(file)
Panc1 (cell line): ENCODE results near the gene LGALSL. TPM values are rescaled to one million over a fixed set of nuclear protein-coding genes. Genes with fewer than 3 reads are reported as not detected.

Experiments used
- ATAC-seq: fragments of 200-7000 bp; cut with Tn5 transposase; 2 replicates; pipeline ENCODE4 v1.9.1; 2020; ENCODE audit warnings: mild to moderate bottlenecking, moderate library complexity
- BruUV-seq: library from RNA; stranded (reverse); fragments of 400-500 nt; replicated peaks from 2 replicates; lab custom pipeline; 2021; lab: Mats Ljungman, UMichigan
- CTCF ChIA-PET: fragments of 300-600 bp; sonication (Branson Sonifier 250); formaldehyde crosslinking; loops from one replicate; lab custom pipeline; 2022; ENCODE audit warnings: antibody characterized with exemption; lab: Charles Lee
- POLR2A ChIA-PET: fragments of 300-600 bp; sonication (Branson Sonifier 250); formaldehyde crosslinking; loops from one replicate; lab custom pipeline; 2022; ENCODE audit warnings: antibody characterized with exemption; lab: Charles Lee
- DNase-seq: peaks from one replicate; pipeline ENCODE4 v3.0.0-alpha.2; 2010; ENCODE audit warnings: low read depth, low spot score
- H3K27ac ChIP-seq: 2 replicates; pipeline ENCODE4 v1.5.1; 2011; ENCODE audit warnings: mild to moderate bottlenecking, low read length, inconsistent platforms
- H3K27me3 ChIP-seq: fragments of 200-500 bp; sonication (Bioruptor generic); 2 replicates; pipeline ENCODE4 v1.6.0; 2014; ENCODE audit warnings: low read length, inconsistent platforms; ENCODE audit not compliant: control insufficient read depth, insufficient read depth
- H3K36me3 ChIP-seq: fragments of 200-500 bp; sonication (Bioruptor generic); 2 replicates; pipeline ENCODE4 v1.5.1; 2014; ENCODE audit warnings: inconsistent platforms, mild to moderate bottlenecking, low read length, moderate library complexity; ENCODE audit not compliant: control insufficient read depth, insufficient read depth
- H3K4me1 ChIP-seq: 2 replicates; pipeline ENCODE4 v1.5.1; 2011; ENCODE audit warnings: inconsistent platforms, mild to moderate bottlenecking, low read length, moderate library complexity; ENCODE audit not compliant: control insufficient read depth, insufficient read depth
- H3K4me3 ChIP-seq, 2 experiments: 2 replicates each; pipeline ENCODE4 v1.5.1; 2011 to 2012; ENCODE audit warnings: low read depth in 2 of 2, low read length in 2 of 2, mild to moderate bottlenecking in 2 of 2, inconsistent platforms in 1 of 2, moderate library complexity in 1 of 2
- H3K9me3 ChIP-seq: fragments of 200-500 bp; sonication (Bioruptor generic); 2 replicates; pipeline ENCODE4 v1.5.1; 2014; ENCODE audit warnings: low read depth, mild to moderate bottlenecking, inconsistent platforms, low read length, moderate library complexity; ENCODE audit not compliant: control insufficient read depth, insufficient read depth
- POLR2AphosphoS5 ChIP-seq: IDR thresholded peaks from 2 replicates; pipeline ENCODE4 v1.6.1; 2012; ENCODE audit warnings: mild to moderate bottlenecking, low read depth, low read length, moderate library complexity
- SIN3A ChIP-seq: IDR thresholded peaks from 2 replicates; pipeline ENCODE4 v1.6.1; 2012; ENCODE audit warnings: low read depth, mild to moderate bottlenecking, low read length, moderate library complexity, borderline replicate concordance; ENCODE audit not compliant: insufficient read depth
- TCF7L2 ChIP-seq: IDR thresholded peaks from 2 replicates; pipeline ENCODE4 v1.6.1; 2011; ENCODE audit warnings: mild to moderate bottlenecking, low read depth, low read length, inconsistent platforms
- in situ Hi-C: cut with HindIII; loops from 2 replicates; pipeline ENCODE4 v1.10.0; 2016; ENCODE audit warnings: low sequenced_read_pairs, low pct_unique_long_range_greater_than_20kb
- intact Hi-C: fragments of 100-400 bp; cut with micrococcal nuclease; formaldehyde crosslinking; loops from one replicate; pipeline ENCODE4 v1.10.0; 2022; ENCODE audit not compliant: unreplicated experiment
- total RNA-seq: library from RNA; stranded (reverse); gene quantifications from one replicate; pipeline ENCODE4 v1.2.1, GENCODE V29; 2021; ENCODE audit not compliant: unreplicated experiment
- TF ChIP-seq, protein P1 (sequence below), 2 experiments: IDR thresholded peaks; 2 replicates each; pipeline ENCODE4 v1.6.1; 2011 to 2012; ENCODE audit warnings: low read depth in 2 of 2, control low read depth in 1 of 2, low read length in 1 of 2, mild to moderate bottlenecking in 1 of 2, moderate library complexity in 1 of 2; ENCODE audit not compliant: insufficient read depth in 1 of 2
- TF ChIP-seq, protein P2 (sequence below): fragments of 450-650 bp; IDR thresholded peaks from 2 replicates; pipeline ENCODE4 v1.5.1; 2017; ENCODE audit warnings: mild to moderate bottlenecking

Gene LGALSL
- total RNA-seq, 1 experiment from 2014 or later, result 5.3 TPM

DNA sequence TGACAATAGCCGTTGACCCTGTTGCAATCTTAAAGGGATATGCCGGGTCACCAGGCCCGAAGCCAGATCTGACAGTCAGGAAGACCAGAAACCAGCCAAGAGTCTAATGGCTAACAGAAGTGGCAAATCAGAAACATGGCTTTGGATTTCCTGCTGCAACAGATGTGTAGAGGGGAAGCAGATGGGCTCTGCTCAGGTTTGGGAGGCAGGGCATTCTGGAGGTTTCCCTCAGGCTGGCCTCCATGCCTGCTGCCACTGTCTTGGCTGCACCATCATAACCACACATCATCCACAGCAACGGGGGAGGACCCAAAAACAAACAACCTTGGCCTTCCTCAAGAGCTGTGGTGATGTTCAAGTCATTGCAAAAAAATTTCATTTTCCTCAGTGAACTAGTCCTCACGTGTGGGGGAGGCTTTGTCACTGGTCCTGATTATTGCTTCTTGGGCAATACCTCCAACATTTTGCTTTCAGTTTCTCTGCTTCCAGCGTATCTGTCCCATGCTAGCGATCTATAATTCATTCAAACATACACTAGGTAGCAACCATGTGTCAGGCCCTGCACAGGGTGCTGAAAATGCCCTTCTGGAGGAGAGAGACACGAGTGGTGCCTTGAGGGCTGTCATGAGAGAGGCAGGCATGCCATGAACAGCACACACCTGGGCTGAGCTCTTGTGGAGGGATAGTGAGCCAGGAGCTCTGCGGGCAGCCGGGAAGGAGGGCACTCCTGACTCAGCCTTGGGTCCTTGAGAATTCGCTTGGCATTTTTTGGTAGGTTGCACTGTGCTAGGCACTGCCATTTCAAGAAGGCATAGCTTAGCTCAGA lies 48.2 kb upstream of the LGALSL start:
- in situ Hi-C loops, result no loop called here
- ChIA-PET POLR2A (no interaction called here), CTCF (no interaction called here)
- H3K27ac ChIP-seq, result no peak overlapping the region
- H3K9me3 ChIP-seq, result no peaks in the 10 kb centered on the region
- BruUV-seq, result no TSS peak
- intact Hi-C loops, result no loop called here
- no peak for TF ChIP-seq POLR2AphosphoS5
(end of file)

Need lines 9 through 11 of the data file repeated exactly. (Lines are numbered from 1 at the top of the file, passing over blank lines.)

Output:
- H3K27me3 ChIP-seq: fragments of 200-500 bp; sonication (Bioruptor generic); 2 replicates; pipeline ENCODE4 v1.6.0; 2014; ENCODE audit warnings: low read length, inconsistent platforms; ENCODE audit not compliant: control insufficient read depth, insufficient read depth
- H3K36me3 ChIP-seq: fragments of 200-500 bp; sonication (Bioruptor generic); 2 replicates; pipeline ENCODE4 v1.5.1; 2014; ENCODE audit warnings: inconsistent platforms, mild to moderate bottlenecking, low read length, moderate library complexity; ENCODE audit not compliant: control insufficient read depth, insufficient read depth
- H3K4me1 ChIP-seq: 2 replicates; pipeline ENCODE4 v1.5.1; 2011; ENCODE audit warnings: inconsistent platforms, mild to moderate bottlenecking, low read length, moderate library complexity; ENCODE audit not compliant: control insufficient read depth, insufficient read depth